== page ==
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New content & functionality! Vividata for Canadian consumer data

Published January 14, 2019 by Mark Bodnar

Marketing operates on the edge of the unknown, constantly trying to predict and influence the future and reliant on an incomplete understanding of the past and the present

Information sources used by marketers (i.e., all information) will never be perfect – the need to make estimates and assumptions won't go away – but the new version of our Vividata database certainly provides a more solid foundation for marketing predictions & strategies.

Four puzzle pieces with a Canadian flag in the middle. Puzzle pieces are labeled: Opinions, Activities, Demographics, and Purchases.Vividata’s Survey of the Canadian Consumer reaches over 40,000 Canadians each year and produces detailed data on Canadians’ opinions, demographics, and activities, as well as their product, service, and media purchases

The Vividata database available via the SFU Library allows you to connect those puzzle pieces in many ways to answer different questions. 

For instance…

Two small puzzle pieces - showing the connection between Demographics and PurchasesWhich energy drinks do female Millennials drink most often?

Two small puzzle pieces - showing the connection between Demographics and ActivitiesWhich province has the most people who attend pro hockey games?

Two small puzzle pieces - showing the connection between Opinions and PurchasesAre Canadian Geographic readers more likely to care about a car’s fuel efficiency than readers of Elle Canada?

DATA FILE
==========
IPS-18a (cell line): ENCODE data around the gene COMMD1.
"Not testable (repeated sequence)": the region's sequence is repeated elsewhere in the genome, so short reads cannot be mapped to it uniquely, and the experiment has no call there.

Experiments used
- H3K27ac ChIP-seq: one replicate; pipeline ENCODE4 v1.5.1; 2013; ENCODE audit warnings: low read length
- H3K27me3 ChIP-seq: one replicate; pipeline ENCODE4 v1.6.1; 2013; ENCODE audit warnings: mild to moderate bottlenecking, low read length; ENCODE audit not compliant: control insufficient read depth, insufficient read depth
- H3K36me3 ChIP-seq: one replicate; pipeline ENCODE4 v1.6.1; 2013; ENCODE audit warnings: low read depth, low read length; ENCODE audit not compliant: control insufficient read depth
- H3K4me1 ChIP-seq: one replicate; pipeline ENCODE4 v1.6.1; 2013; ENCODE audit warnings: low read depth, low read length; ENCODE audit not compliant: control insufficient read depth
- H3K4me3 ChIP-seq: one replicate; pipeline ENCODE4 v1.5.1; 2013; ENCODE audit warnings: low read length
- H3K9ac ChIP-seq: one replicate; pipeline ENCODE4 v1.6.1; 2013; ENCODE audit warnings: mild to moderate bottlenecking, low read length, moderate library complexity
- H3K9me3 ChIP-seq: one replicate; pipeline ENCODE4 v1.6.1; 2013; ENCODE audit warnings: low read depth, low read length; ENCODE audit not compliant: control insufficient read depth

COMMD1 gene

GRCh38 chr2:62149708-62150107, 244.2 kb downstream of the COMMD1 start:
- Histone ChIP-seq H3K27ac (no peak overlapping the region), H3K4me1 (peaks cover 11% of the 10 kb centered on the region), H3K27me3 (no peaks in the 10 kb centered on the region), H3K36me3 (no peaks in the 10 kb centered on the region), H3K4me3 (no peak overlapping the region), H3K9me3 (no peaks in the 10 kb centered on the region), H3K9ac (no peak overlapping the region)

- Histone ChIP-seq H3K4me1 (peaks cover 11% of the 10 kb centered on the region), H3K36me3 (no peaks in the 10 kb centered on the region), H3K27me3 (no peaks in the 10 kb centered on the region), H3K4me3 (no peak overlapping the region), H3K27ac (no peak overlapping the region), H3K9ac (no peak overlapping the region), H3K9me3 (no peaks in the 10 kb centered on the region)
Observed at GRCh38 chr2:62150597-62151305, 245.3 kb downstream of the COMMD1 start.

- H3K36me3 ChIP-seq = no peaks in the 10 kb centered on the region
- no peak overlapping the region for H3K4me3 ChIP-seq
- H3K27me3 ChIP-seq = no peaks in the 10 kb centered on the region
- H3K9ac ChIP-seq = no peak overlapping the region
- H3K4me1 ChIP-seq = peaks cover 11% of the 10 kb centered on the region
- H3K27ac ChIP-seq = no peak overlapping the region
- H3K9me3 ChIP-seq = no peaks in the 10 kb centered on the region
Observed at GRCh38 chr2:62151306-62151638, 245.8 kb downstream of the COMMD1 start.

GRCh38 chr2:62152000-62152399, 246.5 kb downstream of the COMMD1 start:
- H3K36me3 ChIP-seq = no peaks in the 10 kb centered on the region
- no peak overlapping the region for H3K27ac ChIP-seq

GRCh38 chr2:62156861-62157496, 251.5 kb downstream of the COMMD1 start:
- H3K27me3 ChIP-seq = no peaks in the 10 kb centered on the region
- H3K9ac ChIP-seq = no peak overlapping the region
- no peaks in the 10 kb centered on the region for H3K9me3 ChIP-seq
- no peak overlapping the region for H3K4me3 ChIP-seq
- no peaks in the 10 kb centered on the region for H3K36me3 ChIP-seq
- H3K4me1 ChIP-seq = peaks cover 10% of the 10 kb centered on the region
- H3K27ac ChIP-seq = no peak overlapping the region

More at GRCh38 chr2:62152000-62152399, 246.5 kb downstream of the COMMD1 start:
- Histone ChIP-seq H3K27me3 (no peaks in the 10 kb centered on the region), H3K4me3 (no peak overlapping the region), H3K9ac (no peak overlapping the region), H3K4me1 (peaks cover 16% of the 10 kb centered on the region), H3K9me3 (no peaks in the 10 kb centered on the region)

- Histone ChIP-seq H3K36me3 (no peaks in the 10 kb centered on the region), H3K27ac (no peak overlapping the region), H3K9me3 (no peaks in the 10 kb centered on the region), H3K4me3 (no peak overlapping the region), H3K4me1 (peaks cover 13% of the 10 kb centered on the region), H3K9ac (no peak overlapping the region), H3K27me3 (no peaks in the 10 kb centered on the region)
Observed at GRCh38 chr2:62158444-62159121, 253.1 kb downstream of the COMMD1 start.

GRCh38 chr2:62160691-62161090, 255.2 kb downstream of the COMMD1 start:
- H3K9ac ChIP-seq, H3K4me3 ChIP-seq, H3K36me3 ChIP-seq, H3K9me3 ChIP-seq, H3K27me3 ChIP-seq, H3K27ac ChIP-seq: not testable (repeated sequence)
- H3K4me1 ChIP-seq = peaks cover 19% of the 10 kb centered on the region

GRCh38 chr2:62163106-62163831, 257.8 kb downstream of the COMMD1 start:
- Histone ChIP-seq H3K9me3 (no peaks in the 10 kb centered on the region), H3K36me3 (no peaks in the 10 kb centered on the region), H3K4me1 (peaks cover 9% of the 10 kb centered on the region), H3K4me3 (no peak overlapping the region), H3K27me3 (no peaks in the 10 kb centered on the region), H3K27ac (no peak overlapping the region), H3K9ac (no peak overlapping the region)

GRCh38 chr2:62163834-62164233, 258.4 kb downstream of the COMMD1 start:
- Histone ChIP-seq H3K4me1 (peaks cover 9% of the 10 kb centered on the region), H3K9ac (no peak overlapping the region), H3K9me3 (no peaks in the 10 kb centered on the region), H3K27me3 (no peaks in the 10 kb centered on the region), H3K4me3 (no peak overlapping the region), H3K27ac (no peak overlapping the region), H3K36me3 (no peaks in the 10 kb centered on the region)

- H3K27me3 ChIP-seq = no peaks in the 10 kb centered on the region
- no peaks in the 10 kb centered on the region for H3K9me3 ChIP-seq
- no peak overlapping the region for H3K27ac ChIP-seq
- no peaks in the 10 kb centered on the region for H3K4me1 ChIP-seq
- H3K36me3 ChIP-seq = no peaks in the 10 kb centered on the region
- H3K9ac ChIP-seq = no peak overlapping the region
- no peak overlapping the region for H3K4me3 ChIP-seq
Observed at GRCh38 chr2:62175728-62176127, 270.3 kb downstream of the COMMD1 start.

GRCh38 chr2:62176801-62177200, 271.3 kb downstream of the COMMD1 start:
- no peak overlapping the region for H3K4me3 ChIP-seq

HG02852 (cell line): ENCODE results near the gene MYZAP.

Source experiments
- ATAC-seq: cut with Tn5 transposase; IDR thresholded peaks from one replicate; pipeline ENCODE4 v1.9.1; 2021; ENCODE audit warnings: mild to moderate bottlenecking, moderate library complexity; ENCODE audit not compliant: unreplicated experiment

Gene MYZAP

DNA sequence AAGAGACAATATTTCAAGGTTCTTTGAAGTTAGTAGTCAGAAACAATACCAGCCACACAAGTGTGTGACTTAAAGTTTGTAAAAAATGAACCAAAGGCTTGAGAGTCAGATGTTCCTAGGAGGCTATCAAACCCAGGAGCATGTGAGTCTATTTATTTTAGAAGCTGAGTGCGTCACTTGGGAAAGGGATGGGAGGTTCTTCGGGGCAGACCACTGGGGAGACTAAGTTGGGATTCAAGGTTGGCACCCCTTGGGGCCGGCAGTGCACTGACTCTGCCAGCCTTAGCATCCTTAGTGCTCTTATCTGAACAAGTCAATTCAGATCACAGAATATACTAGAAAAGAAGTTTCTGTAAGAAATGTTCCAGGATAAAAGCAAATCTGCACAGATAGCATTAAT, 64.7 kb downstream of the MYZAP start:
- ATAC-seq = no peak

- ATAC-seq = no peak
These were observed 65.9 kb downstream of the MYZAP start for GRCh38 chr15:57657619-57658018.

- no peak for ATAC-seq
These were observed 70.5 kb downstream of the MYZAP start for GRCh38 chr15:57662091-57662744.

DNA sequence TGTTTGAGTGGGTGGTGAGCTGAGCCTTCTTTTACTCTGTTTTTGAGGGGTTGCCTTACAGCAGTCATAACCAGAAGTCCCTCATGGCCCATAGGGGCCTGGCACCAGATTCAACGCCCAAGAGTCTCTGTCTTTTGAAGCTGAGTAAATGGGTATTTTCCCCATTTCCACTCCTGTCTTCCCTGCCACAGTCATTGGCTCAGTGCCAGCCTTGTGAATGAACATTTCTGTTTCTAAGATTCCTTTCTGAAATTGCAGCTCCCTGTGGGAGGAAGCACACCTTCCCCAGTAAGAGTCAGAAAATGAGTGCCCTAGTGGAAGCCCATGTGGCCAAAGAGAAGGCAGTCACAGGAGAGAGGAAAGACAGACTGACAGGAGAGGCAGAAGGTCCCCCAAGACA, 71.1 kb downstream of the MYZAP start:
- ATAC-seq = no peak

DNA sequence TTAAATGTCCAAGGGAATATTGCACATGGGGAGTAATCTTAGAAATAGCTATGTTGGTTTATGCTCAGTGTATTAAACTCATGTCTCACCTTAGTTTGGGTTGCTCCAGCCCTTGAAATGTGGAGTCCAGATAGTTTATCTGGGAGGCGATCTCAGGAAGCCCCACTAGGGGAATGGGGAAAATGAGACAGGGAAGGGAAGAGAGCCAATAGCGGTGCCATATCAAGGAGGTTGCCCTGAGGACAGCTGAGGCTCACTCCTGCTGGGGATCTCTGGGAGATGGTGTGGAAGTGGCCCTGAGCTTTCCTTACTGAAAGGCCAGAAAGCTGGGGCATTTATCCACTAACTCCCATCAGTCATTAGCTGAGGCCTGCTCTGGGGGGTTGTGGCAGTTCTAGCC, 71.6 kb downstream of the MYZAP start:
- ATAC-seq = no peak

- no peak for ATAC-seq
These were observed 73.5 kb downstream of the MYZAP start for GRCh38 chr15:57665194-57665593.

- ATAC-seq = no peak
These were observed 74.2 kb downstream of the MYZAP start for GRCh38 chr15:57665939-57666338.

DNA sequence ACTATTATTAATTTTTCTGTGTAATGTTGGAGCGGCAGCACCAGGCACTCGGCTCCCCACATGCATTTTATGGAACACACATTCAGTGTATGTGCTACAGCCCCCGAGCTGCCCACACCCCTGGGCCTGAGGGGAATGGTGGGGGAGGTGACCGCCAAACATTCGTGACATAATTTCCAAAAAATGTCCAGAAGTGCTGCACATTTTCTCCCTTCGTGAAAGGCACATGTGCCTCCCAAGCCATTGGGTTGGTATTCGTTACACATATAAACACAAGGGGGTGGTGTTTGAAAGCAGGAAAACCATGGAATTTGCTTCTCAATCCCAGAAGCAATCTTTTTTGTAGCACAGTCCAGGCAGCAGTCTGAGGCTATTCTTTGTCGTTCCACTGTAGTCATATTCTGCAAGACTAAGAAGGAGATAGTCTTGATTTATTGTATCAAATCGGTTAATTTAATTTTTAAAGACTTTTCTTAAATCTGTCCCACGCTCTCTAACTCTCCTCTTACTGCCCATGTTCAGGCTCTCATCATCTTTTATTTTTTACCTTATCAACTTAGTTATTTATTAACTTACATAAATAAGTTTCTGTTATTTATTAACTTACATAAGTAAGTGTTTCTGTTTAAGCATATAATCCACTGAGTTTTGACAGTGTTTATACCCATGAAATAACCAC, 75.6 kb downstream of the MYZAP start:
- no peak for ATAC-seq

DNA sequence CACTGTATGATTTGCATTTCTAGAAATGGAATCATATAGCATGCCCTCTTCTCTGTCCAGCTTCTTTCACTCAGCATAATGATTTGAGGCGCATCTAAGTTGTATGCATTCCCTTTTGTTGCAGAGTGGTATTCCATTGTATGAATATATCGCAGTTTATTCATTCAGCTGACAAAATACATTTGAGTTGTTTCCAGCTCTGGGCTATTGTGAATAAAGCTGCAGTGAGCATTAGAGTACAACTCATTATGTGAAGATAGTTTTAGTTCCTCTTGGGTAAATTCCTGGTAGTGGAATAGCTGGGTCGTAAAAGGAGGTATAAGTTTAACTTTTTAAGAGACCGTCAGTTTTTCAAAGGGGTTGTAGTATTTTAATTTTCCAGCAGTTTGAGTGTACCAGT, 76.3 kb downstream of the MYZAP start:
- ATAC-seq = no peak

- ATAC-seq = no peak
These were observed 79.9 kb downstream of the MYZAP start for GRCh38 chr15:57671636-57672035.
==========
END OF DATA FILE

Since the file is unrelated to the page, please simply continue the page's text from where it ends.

Two small puzzle pieces - showing the connection between Activities and OpinionsAre frequent gardeners likely to be open to trying new food products?
 

Those who have been at SFU for a while will recall seeing many versions of the Vividata/PMB interface. A few people might even remember having to browse through binders of paper reports to get the data they needed. The latest version of this powerful database comes with the best mix of content & functionality I've seen... but it's also one of the more complex to understand and interpret properly. 

Before you dive into the database, check out our new Introduction to Vividata guide. With a small investment of time, you'll learn how to create and interpret a Vividata table, saving you hours of frustration.  (I can say that with confidence, having gone through those hours of frustration before I created the guide!)

All set? Go forth and explore the unknown!

Vividata logo with tagline of "know your audience"

Questions?

-- MarkB
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Mark Bodnar
Business & Economics Librarian
mbodnar@sfu.ca

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